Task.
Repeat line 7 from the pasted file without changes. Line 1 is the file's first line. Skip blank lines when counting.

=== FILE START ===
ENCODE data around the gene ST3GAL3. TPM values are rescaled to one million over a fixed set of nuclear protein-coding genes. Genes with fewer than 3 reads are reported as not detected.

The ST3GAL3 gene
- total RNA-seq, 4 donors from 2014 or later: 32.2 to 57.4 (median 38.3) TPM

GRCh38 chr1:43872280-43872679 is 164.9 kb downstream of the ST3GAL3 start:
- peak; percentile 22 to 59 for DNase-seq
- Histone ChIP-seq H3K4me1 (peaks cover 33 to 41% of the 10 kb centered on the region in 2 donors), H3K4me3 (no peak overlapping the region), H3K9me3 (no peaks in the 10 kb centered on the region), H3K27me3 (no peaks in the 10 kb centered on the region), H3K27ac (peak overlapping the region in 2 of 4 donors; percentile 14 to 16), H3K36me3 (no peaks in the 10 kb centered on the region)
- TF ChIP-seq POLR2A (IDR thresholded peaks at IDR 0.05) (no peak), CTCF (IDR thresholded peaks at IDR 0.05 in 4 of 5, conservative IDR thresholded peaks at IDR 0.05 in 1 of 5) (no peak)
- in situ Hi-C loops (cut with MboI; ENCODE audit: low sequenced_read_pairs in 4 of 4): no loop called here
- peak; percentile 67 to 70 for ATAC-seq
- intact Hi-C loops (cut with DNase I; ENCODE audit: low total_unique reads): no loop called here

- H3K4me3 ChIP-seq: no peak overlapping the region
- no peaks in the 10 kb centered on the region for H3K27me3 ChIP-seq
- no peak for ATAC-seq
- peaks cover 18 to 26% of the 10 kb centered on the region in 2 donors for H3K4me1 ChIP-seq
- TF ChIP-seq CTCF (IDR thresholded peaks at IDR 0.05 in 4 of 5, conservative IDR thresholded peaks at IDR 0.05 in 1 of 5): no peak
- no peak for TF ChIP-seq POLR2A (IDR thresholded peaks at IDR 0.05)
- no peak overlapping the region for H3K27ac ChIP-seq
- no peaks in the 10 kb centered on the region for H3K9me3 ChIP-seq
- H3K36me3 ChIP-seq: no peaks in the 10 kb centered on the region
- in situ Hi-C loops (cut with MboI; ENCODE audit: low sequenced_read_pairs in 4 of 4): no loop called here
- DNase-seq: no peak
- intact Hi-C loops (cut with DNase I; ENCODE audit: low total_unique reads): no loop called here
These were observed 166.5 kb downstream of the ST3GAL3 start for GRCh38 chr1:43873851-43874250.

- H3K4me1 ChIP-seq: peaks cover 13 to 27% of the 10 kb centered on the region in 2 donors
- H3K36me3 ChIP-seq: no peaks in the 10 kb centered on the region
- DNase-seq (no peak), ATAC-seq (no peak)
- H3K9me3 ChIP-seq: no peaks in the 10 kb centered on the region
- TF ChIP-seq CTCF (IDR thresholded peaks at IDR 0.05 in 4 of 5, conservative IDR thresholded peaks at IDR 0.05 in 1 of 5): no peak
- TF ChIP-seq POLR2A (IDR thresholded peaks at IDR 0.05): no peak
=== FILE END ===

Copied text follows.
- TF ChIP-seq POLR2A (IDR thresholded peaks at IDR 0.05) (no peak), CTCF (IDR thresholded peaks at IDR 0.05 in 4 of 5, conservative IDR thresholded peaks at IDR 0.05 in 1 of 5) (no peak)